I develop full-body embodied conversational agents and immersive environments at UTEP’s Interactive Systems Group, as part of the Advanced Agent Engagement Team. I work on building engaging interactions between humans and virtual agents that build rapport over time.
What is an Embodied Conversational Agent?
The term Embodied Conversational Agent (ECA) refers to a form of human-computer interaction, represented by intelligent agents that live in a virtual environment and communicate through elaborate user interfaces. Graphically embodied agents can take almost any form, often human-like, and aim to unite gesture, facial expression and speech to enable face-to-face communication with users, providing a powerful means of human-computer interaction (Cassell, 2000) .
What’s the problem?
ECAs are not humans. Humans know that, and thus we interact with them as if we were interacting with a computer (which is true). My research aims to improve naturalness and effectiveness in ECA interfaces by increasing rapport between agents and humans.
“The more human the human thinks it is being perceived, the more human the human behaves.”
For example, if the human realizes that not looking at a talking ECA in a computer screen is perceived as an inattentive or even rude behavior and the ECA reacts to it, then it is likely that the human will pay attention to the screen.
What is rapport in the first place?
There are many definitions of rapport, and many different aspects to consider. In short, rapport is the feeling of mutual understanding, or the sensation of being “in sync” with another person. I attempt to build these feelings across a human-ECA interaction.
Here is a short video where we briefly explain what we do:
For a complete list of publications go here.
Gris, I., Novick, D., Camacho, A., Rivera, D. A., Gutierrez, M., & Rayon, A. (2014, January) Recorded Speech, Virtual Environments, and the Effectiveness of Embodied Conversational Agents In Intelligent Virtual Agents (pp. 182-185). Springer International Publishing.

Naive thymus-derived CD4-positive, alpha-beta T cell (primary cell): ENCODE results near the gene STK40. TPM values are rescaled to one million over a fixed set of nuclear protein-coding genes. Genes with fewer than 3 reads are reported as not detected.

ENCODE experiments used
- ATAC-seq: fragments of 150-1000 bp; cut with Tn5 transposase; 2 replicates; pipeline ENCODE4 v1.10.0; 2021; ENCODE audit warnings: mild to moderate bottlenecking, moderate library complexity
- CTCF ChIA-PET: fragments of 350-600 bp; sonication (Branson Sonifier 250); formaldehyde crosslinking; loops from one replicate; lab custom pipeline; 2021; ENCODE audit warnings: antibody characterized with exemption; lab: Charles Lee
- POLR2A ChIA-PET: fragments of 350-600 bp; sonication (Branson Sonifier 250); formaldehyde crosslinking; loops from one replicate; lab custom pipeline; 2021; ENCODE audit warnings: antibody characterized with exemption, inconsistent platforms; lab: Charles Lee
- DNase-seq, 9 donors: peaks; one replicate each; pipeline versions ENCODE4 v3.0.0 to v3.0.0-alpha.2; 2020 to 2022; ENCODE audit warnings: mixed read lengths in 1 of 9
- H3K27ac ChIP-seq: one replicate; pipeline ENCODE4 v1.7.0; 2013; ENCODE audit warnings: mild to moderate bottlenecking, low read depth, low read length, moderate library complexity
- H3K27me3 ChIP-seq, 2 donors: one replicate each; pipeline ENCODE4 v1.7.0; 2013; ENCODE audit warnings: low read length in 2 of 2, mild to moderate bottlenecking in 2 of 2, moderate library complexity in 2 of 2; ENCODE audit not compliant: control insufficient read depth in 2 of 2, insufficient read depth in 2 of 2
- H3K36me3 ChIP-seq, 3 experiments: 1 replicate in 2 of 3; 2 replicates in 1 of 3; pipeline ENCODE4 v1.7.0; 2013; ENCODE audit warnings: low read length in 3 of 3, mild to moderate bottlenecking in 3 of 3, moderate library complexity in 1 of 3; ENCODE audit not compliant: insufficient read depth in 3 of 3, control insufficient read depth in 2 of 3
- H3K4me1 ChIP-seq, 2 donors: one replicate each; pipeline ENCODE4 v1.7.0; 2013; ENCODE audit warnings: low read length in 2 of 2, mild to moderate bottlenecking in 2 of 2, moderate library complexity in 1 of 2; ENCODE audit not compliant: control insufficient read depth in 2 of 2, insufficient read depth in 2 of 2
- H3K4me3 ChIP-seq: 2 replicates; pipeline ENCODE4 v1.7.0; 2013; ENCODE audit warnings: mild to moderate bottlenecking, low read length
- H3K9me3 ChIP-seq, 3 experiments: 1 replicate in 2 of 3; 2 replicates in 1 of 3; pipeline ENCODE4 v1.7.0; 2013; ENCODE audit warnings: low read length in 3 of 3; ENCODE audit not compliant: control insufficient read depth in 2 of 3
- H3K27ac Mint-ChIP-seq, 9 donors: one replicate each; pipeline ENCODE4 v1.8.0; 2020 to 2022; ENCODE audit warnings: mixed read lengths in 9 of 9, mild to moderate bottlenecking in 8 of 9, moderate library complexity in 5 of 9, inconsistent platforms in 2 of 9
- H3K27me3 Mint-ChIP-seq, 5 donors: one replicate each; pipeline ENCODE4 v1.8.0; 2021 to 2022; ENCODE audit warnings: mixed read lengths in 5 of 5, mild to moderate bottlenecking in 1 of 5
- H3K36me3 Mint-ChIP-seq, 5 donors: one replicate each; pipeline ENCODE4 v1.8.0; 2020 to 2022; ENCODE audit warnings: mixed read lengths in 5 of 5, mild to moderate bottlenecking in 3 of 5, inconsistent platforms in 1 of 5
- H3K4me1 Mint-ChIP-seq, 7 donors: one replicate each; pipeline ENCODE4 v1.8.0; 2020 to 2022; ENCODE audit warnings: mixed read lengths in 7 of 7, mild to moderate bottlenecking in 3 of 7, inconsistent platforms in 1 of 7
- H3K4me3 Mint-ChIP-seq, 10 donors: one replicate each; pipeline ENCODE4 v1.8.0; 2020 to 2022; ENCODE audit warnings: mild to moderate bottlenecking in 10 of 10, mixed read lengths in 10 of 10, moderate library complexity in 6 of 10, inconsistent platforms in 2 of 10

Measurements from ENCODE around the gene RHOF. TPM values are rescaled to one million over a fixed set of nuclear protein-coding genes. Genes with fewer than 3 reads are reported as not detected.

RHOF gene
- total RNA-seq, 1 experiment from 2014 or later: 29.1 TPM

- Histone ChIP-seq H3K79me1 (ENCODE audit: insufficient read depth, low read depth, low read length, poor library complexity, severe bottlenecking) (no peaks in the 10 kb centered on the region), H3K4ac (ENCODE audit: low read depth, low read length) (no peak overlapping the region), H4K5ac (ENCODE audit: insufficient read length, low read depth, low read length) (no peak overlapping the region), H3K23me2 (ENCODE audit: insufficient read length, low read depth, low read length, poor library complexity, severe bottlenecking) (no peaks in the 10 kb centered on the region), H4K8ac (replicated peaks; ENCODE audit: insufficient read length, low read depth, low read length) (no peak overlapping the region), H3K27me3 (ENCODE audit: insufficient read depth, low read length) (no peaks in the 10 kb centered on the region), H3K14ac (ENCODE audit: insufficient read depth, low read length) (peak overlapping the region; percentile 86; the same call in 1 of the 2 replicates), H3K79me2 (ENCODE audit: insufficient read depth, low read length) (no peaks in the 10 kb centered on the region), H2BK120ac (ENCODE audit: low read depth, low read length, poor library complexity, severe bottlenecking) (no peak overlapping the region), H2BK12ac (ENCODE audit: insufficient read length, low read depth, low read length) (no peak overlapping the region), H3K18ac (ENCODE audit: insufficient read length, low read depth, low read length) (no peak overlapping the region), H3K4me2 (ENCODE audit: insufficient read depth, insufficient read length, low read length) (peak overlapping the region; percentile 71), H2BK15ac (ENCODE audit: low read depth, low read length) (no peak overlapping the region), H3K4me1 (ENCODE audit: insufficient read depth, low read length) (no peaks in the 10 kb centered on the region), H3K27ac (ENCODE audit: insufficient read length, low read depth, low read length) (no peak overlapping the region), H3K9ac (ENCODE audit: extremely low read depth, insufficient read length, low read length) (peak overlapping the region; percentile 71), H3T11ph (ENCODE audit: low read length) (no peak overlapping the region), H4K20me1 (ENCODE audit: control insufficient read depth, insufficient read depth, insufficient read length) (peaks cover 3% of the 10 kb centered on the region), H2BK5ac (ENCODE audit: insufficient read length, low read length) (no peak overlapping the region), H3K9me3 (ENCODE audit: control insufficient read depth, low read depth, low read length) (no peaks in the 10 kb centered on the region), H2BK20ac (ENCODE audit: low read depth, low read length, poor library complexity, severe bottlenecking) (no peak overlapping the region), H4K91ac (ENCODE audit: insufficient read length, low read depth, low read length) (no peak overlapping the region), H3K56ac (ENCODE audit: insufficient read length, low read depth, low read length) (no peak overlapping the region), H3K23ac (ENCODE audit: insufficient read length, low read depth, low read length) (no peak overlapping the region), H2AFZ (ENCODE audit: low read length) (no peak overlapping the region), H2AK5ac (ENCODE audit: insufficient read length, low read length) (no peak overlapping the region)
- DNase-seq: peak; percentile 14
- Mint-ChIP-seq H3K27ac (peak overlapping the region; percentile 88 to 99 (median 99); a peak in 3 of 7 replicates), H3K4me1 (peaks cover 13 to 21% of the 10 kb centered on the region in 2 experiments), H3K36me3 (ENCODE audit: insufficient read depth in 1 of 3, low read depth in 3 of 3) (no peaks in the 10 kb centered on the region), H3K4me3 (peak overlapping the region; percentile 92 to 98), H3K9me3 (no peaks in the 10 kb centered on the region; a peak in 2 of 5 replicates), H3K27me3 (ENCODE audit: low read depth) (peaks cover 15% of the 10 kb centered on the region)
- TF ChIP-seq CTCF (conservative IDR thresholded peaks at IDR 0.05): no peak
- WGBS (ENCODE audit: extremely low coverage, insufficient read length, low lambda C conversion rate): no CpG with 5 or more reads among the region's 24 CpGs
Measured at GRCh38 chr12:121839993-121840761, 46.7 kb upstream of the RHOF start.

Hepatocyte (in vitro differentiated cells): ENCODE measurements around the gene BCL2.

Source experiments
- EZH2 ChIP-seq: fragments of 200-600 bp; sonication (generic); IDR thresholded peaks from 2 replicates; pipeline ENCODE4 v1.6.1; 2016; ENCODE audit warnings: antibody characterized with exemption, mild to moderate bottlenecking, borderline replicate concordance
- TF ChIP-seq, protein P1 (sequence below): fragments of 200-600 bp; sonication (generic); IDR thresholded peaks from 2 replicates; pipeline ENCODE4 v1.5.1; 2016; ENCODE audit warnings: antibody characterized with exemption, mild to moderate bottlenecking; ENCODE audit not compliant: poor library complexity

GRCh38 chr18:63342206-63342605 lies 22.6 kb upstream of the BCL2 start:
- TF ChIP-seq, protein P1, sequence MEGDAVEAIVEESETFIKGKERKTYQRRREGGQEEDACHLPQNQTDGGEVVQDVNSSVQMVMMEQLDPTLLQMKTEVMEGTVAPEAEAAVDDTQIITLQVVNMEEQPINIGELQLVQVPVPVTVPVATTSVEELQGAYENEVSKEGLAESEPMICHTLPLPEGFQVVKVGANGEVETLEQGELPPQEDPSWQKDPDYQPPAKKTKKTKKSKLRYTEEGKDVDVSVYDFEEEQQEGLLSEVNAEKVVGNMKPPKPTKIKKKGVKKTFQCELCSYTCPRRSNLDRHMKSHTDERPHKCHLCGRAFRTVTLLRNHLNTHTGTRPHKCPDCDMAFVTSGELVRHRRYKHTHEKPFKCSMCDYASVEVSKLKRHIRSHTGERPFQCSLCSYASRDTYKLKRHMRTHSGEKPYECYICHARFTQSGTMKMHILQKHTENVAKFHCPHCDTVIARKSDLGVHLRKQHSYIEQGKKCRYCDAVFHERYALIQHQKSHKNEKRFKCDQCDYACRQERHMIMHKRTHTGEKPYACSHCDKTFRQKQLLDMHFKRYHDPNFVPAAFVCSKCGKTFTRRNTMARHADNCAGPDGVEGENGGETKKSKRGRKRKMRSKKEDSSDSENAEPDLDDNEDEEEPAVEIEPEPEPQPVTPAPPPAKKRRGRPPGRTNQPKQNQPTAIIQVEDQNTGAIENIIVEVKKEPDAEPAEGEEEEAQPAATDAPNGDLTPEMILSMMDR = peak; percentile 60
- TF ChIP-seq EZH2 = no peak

Novick, D., & Gris, I. (2014). Building Rapport between Humans and ECAs: A Pilot Study. In Human-Computer Interaction. Advanced Interaction Modalities and Techniques (pp. 472-480). Springer International Publishing.
Gris, I. (2013, December). Adaptive Virtual Rapport for Embodied Conversational Agents. In Proceedings of the 15th ACM on International conference on multimodal interaction (pp. 341-344). ACM.
Novick, D., & Gris, I. (2013). Grounding and Turn-Taking in Multimodal Multiparty Conversation. In Human-Computer Interaction. Interaction Modalities and Techniques (pp. 97-106). Springer Berlin Heidelberg.
Novick, D., Adoneth, G., Manuel, D., & Grís, I. (2012) When the Conversation Starts, an Empirical Analysis. Workshop on Real-Time Conversations with Virtual Agents held at the “12th International Conference on Intelligent Virtual Agents (IVA 2012)” Santa Cruz, California
You can click on the titles for more information.
The agent, Adriana, leads the user through a series of activities and conversations while playing a game. The game simulates a survival scenario where you have to collaborate, cooperate, and build a relationship with the ECA to survive a week in a deserted island. This simulation is built with the intention to maximize rapport building opportunities, as well as to take advantage of the non-verbal behaviors in a more immersive environment, where both, the user and the agent can interact with the same objects in virtual space. The storyline allows the necessary flexibility and decision making, without creating a completely open environment where tasks would otherwise be difficult to set up and evaluate. In addition Adriana is capable of soliciting personal information and establishing small-talk in a carefully controlled environment. The ECA is able to solicit information verbally by asking the user several questions based on adaptive questionnaires.